Wednesday, January 28, 2009

Answers to Let's Talk Questions about Spooking Horses

Nuzzling Muzzles did a blog post Let's Talk where she addressed the subject of Arabian horses spooking. Because she owns and rides Arabians she gets told a lot her problem is the breed of horse. So she put a list of questions to her readers. Since the source of these questions is the misconception that Arabian horses are spookier than other horses, I told her I would post my answers to those questions here.

Have you ever experienced a non-Arabian horse spooking?

Yes, lots of them. In particular when I was working at an Arabian show barn we had some track thoroughbreds in for legging up because of problems with the pipes at the track. That month the TB's were there, I saw more spooking than the whole 3 years I worked at that farm with Arabians. Those horses were a I'm not saying it was because they were TBs but more it was what they hadn't been exposed to....but those suckers can spook BIG TIME! They made our Arabians and half-Arabians look like light weights.

What usually triggers spooking?

I think anything unfamiliar or unexpected can trigger spooking. Heck sometimes things like that spook me.
I find the biggest type spook happens when my horse is concentrating really hard (like during a training session) and something breaks that concentration. That something can be anything sudden or unexpected....a bird chirping, a branch falling in a distance, a kid throwing a rock....some little thing that wouldn't normally bother the horse, will startle it when it's concentrating resulting in a spook.

What are the ways in which you've experienced horse spooks? (i.e. jumping to the side, bolting, jumping straight up, puffing up, snorting, kicking out...)

Me, I've experienced all of these things mentioned.

Do you believe that spooking is really tied into breed?

Not me, it's an equine characteristic period. I think that each horse reacts differently based on how observant they are. A horse that goes around in a fog may not spook as much as a very observant horse. But you can bet when that unobservant horse does spook, it's gonna spook big. I've actually seen those quiet horses do worse things because no one knew they needed to be taught to listen through a spook.

Do you believe that spooking can be worked out of the genes through selective breeding?

Nope! I think it will always be there. It's one of nature's defenses for the horse. I do think that some horses are more reactive than others but I think that has more to do with their awareness and attentiveness to their surroundings. Just like I said above, even those horses will spook and the odds are it will be worse than the reactive horse because their humans have taken for granted the horse wouldn't spook.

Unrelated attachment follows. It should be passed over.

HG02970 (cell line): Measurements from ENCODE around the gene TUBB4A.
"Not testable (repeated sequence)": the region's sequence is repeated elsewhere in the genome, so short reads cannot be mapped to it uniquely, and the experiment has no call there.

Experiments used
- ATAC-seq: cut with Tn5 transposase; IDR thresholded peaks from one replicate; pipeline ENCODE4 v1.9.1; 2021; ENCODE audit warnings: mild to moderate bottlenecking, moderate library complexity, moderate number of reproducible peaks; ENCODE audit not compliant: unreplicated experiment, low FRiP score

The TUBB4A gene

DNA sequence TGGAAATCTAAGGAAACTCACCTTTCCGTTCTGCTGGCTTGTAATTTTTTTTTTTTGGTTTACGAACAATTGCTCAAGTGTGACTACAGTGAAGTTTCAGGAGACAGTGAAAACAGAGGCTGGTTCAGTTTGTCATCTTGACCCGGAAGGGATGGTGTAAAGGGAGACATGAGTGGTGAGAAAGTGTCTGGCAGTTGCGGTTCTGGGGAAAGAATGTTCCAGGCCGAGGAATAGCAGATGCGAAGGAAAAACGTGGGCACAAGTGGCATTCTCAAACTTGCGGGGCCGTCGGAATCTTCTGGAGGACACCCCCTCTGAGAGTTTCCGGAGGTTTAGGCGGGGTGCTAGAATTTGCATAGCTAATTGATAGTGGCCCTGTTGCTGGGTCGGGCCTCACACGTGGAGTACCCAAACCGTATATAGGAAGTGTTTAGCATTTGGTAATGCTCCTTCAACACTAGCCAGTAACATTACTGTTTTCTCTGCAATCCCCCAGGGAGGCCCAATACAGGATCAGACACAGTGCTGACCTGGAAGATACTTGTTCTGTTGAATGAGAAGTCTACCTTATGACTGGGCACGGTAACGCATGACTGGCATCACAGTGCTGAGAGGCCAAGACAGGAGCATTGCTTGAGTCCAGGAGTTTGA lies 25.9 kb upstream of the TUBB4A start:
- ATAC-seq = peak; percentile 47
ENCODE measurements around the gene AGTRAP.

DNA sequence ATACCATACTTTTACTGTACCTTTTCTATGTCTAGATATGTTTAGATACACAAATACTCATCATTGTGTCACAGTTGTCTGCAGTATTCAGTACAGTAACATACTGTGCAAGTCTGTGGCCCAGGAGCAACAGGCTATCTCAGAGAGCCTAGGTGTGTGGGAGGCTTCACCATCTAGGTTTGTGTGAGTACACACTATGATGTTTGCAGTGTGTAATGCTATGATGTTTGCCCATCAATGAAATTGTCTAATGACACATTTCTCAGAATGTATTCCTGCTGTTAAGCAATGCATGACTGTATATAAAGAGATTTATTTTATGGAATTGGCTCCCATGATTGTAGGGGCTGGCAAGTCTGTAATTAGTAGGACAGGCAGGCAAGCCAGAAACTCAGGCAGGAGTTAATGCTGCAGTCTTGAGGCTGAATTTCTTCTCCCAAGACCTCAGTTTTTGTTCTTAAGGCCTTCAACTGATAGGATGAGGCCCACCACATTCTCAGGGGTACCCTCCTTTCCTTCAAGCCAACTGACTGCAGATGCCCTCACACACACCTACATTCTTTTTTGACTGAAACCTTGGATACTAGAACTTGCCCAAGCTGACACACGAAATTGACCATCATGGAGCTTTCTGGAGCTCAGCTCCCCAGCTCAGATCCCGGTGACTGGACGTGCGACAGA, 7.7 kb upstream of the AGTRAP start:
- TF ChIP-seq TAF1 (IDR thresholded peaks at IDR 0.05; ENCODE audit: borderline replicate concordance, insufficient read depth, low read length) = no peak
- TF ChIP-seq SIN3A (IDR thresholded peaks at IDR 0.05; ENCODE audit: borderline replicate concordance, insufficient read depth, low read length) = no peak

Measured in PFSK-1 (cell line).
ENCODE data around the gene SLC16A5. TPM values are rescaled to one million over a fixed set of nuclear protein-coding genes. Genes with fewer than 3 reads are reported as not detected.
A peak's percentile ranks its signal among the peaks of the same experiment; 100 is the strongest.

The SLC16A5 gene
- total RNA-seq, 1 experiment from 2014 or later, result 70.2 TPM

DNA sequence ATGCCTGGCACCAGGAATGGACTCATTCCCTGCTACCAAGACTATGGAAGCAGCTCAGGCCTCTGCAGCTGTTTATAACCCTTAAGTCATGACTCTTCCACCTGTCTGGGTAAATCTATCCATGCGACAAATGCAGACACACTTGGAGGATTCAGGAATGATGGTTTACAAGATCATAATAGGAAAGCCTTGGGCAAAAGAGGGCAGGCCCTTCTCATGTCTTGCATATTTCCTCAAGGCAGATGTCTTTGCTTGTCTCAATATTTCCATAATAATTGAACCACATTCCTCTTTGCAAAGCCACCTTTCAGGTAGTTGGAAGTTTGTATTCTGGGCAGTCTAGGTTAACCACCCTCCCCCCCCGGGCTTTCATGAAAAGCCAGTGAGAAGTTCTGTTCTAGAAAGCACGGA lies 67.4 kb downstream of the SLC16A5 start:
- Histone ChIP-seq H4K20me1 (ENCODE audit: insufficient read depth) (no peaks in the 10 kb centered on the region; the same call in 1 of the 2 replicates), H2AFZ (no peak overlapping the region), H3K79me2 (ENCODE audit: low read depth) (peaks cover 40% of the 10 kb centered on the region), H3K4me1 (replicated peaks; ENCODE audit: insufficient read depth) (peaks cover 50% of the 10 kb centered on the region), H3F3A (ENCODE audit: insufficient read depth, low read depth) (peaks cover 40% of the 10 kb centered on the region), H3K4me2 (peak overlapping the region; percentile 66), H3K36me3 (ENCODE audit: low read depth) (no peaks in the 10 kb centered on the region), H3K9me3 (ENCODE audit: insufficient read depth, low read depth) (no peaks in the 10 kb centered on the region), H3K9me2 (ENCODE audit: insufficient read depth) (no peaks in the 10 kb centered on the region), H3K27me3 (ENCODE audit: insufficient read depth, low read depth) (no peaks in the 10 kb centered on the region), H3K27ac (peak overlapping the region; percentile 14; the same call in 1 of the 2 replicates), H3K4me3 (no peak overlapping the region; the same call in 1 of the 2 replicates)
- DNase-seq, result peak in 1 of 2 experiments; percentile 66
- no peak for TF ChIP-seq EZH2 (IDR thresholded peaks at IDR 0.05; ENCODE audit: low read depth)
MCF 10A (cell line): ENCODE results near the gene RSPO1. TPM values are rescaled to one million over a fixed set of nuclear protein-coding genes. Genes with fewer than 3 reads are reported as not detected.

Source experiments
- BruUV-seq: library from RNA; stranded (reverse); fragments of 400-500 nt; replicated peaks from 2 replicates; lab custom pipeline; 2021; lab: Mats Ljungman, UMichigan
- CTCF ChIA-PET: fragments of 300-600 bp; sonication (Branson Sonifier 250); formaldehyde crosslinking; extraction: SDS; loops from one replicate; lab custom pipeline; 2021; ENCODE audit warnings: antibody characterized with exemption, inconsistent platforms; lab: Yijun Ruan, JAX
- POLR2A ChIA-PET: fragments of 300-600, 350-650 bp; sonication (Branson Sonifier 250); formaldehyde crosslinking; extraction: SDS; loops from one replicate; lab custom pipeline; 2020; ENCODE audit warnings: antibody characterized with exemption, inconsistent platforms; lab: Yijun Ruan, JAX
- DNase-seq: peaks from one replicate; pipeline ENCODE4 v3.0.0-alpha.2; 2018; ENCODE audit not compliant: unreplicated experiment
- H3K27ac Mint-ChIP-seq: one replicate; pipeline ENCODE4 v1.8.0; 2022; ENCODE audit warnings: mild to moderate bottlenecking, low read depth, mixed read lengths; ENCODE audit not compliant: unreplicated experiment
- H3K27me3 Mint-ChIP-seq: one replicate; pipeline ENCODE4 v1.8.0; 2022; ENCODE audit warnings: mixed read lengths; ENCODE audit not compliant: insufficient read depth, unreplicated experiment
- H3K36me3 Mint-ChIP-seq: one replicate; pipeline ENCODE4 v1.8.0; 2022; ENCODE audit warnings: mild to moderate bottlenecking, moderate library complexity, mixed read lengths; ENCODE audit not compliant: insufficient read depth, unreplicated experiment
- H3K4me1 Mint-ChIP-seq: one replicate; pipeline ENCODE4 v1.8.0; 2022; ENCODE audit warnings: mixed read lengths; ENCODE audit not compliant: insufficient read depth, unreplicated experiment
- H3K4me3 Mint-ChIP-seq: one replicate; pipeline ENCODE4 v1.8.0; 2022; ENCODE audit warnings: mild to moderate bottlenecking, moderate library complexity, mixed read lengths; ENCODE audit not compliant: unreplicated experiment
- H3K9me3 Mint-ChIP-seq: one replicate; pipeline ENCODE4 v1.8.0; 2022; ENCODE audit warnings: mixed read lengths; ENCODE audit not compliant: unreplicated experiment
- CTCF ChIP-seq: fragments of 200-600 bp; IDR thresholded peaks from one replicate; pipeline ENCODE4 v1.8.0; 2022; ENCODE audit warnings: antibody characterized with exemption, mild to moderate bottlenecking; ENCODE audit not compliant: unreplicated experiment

Do you believe that spooking is connected to the handler's reactions?

Yes, sometimes I think spooking can be directly related to a handler's reactions. When a handler lacks confidence and expects things to go wrong, they will probably go wrong. The horse can sense that lack of confidence and so it will be looking for something to go wrong too. At the first sign of something irregular, that horse will spook because it is expecting to be frightened by something.

If a horse and handler are in a new situation and the handler is nervous, most certainly the horse will be too.......unless of course, it's a seasoned horse that has seen just about anything. My horse like that would be Dandy......he's about as bomb proof as any horse can get. He does not pick up tension from his handler.

Do you believe that spooking is tied in with fear associated with abuse from humans or other animals?

Sure, horses have great memories. If they've had a bad experience and it involved humans, they're going to suspect humans unless they have good experiences to counter it.

I once knew a stallion who had been known for his kind disposition at the Arabian show barn where I worked. The horse was sold and several years later discovered in bad shape and labelled as a man hater.

Fortunately for the horse, he was returned back to his former residence where it took him months to regain his trust. That horse spooked at everything......even though he'd lived there before. He was hyper vigilant trying to protect himself. Gradually the horse regained his trust in humans and became the same sweet kind horse he had been before he was so badly abused. The spookiness stopped.

One can only wonder what was done to this horse to turn him so dramatically against people. Yet even with that terrible experience, the horse was able to work through it and trust again.

Do you believe that spooking is a survival instinct?

Absolutely! and a darn good one!

Do you believe that horses learn to spook from their dam and other horses?

I know horses learn to be affected by their dam and other horses. I have seen it happen. I have a mare that teaches her foals to be afraid of humans because she doesn't particularly trust people due to the way she was raised.